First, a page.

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Press Release

Eugene White Supremacist Sentenced to Federal Prison for Mailing Threatening Communications

For Immediate Release
U.S. Attorney's Office, District of Oregon

EUGENE, Ore.—A Eugene area white supremacist was sentenced to federal prison today for mailing threatening communications to a former teacher whom he targeted in part because of her sexual orientation.

Gary Franklin, 58, was sentenced to 48 months in federal prison and three years’ supervised release.

“Mr. Franklin’s harassment of the victim in this case was hateful and downright disturbing. Further, the bigoted and racist ideology he espoused and lauded have no place in our community. Nobody should have to live in fear of depraved individuals like Mr. Franklin. Mailing threatening communications is a serious federal crime and will continue to be a top priority for our office,” said Scott Erik Asphaug, U.S. Attorney for the District of Oregon.

“There is no way to undo the damage Gary Franklin did to the victim and her family with his hateful, repulsive, and threatening behavior,” said Kieran L. Ramsey, Special Agent in Charge of the FBI in Oregon. “The FBI hopes today’s prison sentence can provide them some sense of comfort. No one should ever be targeted or threatened because of who they are. This kind of cruel and hate-filled terror has no place in our community and it won’t be tolerated.”

“Hateful and racist speech hold no place in our society,” said Anthony Galetti, Inspector in Charge of the U.S. Postal Inspection Service Seattle Division. “The U.S. Mail remains one of the primary means of communication and commerce in our country, and Mr. Franklin took advantage of that to spread hate and fear to his victim. We hope today’s sentencing sends a clear message that these kinds of mailings will not be tolerated and the U.S Postal Inspection Service will continue to work towards that mission.”

According to court documents, between December 2020 and May 2021, Franklin sent two threatening letters to a former community college professor of his whom he targeted in part because of her sexual orientation. The first letter contained a printout of what appeared to be a deceased, mutilated female. Handwritten wording above and below the image included racial and sexual orientation slurs and stated, “What I’d like to do to you.” The second letter contained another photograph of a deceased, decapitated female in a black trunk. The handwritten wording around the image stated that the photograph represented Franklin’s fantasy of what he wanted to do to the victim.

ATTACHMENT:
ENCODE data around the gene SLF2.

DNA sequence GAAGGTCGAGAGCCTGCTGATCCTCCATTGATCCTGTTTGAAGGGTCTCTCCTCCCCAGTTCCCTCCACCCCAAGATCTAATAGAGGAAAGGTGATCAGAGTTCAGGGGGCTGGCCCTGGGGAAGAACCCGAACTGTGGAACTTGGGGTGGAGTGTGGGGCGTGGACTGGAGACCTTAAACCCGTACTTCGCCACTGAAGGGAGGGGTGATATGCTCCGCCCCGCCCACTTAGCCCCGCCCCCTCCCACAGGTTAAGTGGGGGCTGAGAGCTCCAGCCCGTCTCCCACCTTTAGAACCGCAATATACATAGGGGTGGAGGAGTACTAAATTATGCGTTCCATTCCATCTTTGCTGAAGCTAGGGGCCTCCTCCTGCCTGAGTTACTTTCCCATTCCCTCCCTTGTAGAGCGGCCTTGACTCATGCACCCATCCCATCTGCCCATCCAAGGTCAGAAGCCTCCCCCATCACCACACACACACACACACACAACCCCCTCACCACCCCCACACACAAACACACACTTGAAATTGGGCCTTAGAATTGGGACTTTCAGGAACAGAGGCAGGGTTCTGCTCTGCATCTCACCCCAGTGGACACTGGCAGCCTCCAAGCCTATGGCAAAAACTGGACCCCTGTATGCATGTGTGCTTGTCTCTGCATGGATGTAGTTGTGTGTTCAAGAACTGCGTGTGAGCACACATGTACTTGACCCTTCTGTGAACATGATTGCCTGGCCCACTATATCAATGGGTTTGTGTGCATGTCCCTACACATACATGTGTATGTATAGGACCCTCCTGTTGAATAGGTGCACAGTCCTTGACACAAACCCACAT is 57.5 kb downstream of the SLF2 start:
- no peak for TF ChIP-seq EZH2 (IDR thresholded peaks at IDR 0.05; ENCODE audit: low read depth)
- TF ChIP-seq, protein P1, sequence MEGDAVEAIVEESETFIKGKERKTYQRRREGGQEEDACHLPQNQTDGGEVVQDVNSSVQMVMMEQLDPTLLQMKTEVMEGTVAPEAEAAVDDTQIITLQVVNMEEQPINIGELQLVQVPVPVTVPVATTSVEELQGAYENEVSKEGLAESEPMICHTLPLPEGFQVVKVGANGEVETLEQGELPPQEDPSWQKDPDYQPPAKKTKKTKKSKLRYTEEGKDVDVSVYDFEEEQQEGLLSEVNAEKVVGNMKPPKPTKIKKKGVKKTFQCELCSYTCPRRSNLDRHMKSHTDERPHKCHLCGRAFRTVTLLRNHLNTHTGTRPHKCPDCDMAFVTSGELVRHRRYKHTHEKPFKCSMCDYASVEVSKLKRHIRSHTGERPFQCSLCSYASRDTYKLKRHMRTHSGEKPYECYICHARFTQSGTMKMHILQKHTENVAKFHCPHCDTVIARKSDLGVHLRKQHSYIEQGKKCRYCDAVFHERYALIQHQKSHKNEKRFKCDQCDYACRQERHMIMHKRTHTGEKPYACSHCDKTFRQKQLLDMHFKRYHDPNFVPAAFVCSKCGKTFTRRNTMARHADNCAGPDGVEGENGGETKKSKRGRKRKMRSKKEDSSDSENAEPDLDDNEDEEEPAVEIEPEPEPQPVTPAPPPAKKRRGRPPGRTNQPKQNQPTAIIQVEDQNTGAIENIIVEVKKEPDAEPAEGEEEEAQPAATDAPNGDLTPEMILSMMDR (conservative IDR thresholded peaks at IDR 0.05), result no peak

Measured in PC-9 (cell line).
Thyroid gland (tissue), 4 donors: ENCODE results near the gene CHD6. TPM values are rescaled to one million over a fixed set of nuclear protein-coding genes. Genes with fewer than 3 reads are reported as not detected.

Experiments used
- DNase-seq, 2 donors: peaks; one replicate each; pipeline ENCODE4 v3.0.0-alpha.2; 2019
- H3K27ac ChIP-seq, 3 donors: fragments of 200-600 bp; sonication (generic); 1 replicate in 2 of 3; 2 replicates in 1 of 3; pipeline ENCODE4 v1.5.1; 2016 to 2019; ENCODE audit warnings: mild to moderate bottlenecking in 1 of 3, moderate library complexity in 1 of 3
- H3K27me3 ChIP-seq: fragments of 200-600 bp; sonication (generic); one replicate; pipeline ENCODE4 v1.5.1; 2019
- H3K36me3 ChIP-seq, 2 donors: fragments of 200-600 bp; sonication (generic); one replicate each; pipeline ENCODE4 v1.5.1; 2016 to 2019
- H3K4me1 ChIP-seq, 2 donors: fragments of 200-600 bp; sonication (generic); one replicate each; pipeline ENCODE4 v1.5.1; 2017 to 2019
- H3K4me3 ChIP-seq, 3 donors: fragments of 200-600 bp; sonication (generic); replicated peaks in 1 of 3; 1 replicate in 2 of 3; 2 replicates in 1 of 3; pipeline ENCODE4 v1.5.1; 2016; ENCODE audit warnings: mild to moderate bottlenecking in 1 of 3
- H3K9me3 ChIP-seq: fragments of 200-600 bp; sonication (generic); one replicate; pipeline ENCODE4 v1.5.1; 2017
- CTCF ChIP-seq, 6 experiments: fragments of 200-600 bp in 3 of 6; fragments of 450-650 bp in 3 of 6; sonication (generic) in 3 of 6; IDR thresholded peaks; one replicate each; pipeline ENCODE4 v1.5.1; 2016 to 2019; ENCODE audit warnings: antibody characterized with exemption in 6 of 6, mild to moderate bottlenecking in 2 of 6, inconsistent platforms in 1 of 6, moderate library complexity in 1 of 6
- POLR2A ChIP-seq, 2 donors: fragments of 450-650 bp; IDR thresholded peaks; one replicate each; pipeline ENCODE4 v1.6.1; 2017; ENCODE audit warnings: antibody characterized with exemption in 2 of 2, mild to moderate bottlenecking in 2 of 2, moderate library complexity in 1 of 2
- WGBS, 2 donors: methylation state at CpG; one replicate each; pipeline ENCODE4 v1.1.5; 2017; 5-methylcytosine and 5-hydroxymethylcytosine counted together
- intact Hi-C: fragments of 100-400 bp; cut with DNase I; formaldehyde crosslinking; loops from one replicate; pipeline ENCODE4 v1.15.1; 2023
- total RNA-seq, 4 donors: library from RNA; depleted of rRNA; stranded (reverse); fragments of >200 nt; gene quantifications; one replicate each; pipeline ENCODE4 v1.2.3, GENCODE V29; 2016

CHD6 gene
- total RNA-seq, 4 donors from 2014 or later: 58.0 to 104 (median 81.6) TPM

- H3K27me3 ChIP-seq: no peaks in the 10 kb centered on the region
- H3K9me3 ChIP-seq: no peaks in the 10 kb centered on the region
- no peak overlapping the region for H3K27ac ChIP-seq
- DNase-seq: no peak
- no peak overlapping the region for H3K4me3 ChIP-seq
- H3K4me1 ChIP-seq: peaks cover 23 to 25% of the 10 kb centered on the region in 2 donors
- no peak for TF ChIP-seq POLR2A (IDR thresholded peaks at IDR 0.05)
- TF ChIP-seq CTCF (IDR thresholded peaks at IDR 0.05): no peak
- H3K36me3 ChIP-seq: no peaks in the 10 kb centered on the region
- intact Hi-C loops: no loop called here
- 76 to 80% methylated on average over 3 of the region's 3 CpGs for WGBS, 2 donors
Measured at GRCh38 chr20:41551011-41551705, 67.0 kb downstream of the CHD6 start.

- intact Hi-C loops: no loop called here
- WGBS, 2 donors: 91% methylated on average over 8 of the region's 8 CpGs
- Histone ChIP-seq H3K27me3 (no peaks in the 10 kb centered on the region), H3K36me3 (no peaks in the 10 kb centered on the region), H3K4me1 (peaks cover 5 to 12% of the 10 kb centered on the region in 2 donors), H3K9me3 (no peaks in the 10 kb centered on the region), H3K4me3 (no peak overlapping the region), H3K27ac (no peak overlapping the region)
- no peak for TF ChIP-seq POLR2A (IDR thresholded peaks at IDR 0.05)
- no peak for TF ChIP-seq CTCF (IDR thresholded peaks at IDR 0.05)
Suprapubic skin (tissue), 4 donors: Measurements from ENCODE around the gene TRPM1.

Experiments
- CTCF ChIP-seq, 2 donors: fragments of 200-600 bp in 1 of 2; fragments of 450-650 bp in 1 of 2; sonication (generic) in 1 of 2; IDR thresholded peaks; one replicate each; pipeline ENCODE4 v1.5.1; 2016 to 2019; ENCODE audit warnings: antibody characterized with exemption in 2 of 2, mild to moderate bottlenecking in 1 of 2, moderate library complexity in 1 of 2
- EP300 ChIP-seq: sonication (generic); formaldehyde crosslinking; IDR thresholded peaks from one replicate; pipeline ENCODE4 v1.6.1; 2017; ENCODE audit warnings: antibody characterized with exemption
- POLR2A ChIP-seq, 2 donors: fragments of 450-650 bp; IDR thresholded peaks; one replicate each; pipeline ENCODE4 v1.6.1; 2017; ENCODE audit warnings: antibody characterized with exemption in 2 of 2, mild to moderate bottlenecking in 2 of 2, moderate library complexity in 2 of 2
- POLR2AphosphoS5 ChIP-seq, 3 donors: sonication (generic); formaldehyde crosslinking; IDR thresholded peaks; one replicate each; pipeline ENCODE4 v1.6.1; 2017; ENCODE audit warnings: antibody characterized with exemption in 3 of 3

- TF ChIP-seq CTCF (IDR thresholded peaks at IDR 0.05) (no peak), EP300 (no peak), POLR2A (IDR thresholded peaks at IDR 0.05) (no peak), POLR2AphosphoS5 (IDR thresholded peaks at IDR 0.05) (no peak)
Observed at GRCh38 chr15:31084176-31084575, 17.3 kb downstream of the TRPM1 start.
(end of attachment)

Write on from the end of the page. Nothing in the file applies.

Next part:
A forensic analysis conducted by the Oregon State Police Laboratory found Franklin’s fingerprints on the first letter. In May 2021, the FBI subsequently executed a search warrant on Franklin’s Eugene residence. Agents found and seized body armor, a boot spike, multiple knives, collapsible batons, a monkey’s fist flail, a set of brass knuckles, a 12-gauge shotgun shell, metal chain mail, and a black trunk like one depicted in his second letter. Agents also uncovered piles of literature and handbooks on death, dismemberment, murder, torture, and sexually-motivated killings.

As the investigation continued, authorities discovered evidence that Franklin was a white supremacist and may have been motivated by white supremacist and neo-Nazi ideologies. Open source and social media research revealed that Franklin was the administrator of a membership website called Aryan Folk. Investigators also discovered a Twitter account for Aryan Folk with a bio stating “I run a website for White Nationalist[s].” While searching Franklin’s residence, agents also discovered multiple photographs of Franklin with items and clothing bearing Nazi and white supremacist symbols.

On May 20, 2021, a federal grand jury in Eugene returned a three-count indictment charging Franklin with stalking and mailing threatening communications. On January 4, 2022, Franklin pleaded guilty to two counts of mailing threatening communications.

U.S. Attorney Asphaug, Special Agent in Charge Ramsey, and Inspector in Charge Galetti made the announcement.

This case was investigated by the FBI and U.S. Postal Inspection Service. It was prosecuted by Adam E. Delph, Assistant U.S. Attorney for the District of Oregon.

Anyone with information about real or perceived threats of violence should call the FBI at (503) 224-4181 or submit a tip online at For immediate threats to life and safety, please call 9-1-1.

Updated April 25, 2022

Violent Crime